I would have to say Operations Research is the journal I read the most. While Transportation Science is more relevant to my graduate coursework, I like that Operations Research represents the true breadth of methodologies and applications that define our field.

    What is your spirit animal?
    The moose, Alces alces, of course. In the early 90s I went on a canoe camping trip to Northern Minnesota with high hopes of seeing a real-life moose. Although I never saw one on that first trip, I returned years later for a summer job in college and finally got to see one.


    Kara Tucker
    Production Editor/Marketing Content Specialist
    Catonsville MD

  • 2.  RE: What's Your StORy? August 2015

    Posted 08-30-2015 14:44

    Alan: What Coursera course did you take? What value did you get from it?

    For anyone else: what online courses or tutorials have you found valuable in your careers?

    John Clifford
    Senior Research Scientist
    Alexandria VA

  • 3.  RE: What's Your StORy? August 2015

    Posted 09-01-2015 07:37

    Thanks for the note, John. The course was not actually through Coursera, but it was through Stanford's free online course program offering called Lagunita. It's like Coursera, but exclusively for Stanford material. Last year, Trevor Hastie and Rob Tibshirani offered a course in Statistical Learning. My schedule got a little hectic and I ended the course before its conclusion, however, the content and delivery were really fantastic. Definitely first rate! Here's the link:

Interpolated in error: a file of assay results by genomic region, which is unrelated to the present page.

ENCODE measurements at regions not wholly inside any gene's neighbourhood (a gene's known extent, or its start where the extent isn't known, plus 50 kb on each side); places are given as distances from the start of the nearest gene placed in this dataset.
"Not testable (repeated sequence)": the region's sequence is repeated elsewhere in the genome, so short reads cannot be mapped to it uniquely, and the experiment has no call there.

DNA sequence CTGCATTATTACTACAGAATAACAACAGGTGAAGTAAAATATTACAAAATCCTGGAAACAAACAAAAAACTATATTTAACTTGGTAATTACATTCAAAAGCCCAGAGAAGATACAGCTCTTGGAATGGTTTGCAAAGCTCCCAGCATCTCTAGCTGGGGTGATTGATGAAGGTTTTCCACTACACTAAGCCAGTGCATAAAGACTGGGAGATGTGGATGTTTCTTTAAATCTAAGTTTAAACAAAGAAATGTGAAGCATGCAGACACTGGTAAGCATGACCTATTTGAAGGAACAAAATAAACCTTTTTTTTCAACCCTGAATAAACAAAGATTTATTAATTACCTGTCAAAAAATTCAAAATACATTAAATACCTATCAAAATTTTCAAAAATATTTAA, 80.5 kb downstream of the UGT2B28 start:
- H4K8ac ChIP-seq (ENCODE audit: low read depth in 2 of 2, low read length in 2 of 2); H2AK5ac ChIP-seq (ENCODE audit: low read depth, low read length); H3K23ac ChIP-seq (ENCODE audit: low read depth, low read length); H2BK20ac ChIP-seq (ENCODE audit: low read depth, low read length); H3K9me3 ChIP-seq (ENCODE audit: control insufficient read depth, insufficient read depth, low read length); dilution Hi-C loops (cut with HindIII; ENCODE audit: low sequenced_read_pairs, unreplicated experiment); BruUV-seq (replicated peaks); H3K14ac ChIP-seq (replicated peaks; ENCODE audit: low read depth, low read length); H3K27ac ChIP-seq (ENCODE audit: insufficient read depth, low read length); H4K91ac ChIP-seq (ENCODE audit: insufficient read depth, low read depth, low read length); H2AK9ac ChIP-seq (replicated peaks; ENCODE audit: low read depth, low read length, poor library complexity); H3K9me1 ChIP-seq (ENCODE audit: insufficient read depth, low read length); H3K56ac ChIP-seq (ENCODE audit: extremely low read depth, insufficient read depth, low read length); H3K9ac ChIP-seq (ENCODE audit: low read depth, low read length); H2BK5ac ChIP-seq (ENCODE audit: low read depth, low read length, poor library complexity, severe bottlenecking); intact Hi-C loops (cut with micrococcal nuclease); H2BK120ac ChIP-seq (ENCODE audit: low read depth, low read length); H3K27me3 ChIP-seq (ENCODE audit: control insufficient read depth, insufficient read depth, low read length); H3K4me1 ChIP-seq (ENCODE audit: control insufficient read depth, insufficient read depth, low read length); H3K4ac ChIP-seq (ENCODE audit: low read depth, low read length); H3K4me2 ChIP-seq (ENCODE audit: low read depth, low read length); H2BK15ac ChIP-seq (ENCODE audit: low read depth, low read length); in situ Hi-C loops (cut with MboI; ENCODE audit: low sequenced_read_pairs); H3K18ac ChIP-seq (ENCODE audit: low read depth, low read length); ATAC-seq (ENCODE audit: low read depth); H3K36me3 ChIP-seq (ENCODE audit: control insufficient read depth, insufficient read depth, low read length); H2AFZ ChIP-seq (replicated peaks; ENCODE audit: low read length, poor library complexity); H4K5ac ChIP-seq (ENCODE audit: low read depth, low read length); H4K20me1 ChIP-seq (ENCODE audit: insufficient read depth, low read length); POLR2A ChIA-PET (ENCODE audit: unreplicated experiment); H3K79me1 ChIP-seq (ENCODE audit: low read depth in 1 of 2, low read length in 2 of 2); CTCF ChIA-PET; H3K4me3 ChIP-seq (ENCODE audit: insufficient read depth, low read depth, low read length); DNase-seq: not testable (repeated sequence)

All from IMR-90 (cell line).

Have you done a MOOC before, John?

    Best Regards,


    Alan Briggs
    Data Scientist
    Elder Research, Inc.
    Odenton MD

  • 4.  RE: What's Your StORy? August 2015

    Posted 09-02-2015 07:03

    All fellow members,,

    Yes, I highly recommend the course .. while I could not take it sooner, and got in the last half , so I have not completed. The course material is excellent commensurate with Stanfrod U. Both Trevor Hastie and Rob Tibshirani made it extremely student friendly and down to earth material. I hope to continue and complete the next offering.

    Chandrasekhara Ganti
    Operations Research Analyst/ Applied Statistician
    Independent Consulting
    Franklin MA

  • 5.  RE: What's Your StORy? August 2015

    Posted 09-03-2015 07:31

    Alan: thank you for the info.  I have never taken a MOOC, but I have taken a few TCOCs (tiny closed online courses <grin> ). The courses were in national security strategy from an online-only university, and the focus of the online part was student interaction rather than the instruction. We had one or two discussion questions each week: post your answer and then comment on other students' answers. The instructor provided an outline of the week's learning objectives, assigned readings, provided a short summary of them, and assigned/graded research papers. My experiences seem different from what little I know about MOOCs.

    Chandrasekhara: thank you for the feedback on the course.

    I imagine that both of you had trouble fitting a MOOC into your busy schedules. How did you weigh the pros and cons of an instructor-paced MOOC vs. some kind of self study? 

    Being "forced" to keep up with the rest of the class seems both good and bad. I have started a completely self-paced course that doesn't seem to become urgent enough with enough frequency for me to finish. (I need to do some work on staying in the 2 "important" quadrants  of the four-quadrant model and staying out of the urgent-but-not-important quadrant.)

    John Clifford
    Senior Research Scientist
    Alexandria VA